2.1. Vis Viva and quantity of motion
    2.2. Vis Viva and 'quantity of progress'
    2.3. Vis Viva and potential energy
    2.4. Potential energy and substantial forms
    2.5. Living and dead forces, primitive and derivative forces in Leibniz's Specimen Dynamicum
    2.6. The principle of sufficient reason and the intelligibility of substantial forms
    3. Leibniz on the law of continuity
    3.1. Leibniz on the law of continuity in mathematics
    3.2. Leibniz on the law of continuity in physics
    3.3. Leibniz's law of continuity and genus-species subordination
    Part II. The Magnitude of Reality:
    4. Reality and magnitude in Kant's Negative Magnitudes
    4.1. The validity of mathematical concepts in philosophy
    4.2. Negative magnitudes and real opposition
    4.3. Kant's main argument in Negative Magnitudes Section III
    4.4. Ground and consequence, and the law of continuity in Negative Magnitudes
    5. The category of reality and the law of continuity
    5.1. Kant's classification of laws of continuity
    5.2. Laws of continuity in Kant's Inaugural Dissertation
    5.3. The law of continuity's place in the table of categories
    5.4. The ground of sensation in the Inaugural Dissertation and in the CPR
    6. Objectivity and the quantification of reality
    6.1. Objectivity and the concepts of quality
    6.2. Why qualities should have quantities
    6.3. Intensive magnitudes and the anticipations of perception
    7. Reality, causation, and motion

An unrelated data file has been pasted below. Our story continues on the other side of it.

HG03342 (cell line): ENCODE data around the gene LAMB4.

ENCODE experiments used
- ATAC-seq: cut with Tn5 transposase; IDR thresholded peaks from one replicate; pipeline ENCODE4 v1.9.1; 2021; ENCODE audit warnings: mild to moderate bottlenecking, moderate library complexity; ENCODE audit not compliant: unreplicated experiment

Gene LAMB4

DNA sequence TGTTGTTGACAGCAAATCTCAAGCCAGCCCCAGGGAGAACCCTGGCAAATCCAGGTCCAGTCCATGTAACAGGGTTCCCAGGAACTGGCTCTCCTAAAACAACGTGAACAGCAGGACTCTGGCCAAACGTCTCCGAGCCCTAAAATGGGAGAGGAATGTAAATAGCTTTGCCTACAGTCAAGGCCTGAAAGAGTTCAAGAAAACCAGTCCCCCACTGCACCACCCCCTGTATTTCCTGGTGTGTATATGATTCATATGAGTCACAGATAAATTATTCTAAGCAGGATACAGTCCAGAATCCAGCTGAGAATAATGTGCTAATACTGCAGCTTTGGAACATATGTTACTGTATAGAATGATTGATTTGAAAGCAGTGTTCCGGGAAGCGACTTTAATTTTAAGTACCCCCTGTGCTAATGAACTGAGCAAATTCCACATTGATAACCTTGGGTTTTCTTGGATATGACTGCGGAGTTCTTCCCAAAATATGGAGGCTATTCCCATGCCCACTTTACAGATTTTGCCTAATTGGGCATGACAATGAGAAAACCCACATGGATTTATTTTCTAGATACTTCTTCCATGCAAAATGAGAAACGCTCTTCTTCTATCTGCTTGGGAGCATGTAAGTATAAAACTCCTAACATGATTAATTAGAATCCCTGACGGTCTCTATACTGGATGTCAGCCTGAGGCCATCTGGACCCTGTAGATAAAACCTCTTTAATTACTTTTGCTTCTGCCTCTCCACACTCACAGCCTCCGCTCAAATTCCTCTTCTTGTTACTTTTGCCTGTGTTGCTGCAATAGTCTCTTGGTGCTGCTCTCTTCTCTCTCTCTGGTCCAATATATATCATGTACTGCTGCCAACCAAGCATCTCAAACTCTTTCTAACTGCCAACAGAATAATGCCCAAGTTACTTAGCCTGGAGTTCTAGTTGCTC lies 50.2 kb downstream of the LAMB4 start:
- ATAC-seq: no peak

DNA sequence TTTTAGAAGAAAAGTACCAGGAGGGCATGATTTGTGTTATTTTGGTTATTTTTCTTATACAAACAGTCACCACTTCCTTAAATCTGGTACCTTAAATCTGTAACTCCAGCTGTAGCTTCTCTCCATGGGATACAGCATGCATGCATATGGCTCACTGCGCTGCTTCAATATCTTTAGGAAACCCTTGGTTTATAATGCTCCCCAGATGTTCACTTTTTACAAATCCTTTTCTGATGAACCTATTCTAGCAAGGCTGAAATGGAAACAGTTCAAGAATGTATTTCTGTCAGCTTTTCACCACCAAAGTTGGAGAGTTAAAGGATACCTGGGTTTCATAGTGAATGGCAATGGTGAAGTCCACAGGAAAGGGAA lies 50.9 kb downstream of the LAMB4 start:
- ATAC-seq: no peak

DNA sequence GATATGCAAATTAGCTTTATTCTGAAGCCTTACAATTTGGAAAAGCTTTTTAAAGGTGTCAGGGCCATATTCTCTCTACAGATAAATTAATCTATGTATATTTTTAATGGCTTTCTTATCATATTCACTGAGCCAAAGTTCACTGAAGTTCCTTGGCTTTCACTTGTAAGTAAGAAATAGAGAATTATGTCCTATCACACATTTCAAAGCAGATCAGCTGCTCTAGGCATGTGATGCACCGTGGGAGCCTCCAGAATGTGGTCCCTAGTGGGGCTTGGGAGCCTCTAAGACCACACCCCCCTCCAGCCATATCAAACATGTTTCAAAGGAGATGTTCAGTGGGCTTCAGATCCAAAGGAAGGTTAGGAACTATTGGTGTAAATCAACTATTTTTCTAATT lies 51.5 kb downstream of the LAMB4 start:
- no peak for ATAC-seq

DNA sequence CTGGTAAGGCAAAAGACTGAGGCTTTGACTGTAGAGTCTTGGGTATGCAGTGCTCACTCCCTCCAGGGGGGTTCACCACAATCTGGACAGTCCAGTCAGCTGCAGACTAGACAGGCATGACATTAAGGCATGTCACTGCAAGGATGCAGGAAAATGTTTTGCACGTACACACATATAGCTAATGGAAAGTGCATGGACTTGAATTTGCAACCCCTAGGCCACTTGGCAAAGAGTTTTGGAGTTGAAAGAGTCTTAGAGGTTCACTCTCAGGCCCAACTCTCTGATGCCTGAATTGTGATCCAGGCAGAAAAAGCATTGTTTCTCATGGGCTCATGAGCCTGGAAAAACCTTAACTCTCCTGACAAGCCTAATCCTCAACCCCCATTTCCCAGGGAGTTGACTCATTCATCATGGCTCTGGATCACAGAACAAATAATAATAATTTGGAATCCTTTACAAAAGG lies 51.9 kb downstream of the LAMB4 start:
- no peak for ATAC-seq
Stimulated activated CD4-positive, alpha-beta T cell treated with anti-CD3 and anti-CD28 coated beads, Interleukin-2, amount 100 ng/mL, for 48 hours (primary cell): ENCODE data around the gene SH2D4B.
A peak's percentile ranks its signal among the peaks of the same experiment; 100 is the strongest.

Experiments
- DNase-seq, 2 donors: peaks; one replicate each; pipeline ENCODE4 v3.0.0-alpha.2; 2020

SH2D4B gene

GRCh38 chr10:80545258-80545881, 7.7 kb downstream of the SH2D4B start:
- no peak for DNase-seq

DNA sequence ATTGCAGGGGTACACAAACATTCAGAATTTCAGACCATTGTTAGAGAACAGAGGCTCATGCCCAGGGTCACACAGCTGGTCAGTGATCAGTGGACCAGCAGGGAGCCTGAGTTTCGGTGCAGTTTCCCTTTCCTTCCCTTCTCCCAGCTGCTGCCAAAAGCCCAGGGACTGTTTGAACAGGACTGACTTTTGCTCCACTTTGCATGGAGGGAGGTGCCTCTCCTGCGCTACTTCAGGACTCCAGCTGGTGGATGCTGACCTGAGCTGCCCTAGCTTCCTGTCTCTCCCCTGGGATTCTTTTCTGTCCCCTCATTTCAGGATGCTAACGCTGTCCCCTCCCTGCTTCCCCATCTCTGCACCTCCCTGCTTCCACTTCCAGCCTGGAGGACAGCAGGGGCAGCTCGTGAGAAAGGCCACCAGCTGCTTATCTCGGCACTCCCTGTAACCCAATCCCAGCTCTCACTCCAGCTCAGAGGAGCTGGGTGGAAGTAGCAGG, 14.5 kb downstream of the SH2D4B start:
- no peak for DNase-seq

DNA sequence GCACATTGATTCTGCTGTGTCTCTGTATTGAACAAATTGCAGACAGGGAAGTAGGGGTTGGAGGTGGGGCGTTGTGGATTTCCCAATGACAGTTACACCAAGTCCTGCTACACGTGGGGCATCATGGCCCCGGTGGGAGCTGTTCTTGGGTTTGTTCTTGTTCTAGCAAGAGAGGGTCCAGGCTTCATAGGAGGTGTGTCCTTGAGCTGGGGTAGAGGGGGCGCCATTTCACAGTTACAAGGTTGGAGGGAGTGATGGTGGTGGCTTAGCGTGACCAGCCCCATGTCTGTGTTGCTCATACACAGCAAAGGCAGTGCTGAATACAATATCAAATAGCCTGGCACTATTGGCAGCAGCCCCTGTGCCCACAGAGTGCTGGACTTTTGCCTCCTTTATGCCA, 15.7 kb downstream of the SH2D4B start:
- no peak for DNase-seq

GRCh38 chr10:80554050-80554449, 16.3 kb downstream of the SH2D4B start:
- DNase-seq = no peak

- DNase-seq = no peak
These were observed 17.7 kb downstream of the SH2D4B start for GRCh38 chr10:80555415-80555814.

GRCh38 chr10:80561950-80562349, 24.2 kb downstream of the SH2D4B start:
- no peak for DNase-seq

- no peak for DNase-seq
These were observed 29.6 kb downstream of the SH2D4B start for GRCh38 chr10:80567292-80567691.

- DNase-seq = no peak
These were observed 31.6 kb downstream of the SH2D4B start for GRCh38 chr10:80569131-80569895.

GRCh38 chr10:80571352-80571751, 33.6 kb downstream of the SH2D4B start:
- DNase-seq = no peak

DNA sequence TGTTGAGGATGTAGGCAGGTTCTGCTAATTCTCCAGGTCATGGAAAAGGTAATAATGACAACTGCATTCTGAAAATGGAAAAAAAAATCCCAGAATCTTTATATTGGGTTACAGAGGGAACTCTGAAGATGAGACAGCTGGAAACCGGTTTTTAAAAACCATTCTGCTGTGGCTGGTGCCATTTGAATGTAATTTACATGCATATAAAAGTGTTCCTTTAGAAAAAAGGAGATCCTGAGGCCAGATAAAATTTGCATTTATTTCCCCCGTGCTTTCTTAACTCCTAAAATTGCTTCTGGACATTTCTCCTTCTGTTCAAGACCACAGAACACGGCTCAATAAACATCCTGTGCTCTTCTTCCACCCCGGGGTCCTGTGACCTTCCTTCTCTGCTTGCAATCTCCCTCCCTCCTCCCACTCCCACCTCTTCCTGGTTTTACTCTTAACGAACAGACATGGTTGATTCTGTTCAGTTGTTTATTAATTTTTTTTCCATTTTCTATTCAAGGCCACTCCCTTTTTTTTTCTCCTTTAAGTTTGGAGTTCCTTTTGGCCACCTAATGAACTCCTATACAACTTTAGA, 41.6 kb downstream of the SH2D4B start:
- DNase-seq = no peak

7.1. Reality and causation
    7.2. Simultaneous and instantaneous causation
    7.3. Reality and motion
    7.4. Reality, motion, and the moment of change
    Part III. The All of Reality:
    8. Metaphysical and mechanical laws of the continuity of alteration
    8.1. The continuity of alteration in the CPR
    8.2. The continuity of alteration in the MFNS
    9. The second analogy and the uniformity of nature
    9.1. The second analogy and the existence of empirical laws
    9.2. 'An unbounded diversity of empirical laws'
    9.3. The applicability of transcendental principles in experience
    10. Reality and the system of all possible empirical concepts
    10.1. Kant and Leibniz on the idea of a system of all possible empirical concepts
    10.2. Transcendental ideas and the concept of realitas noumenon
    10.3. Transcendental ideas and the pure use of reason
    10.4. Transcendental ideas and the property of continuity
    10.5. The transcendental ideas and the regulative principles of science
    11. Reality and the derivation of rgavitation
    11.1. Kant's example of genus-species subordination in the appendix to the dialectic
    11.2. Kant's example and the continuity of conic sections
    11.3. Kant's example and Newton's derivation of gravitation
    11.4. Kant on Newton and the objective validity of motion
    11.5. Kant on genus-species subordination and Newton's derivation of gravitation
    Conclusion
    Bibliography.

  • Author

    Tal Glezer, Max Planck Institute for the History of Science
    Tal Glezer is a researcher at the Max Planck Institute for the History of Science in Berlin.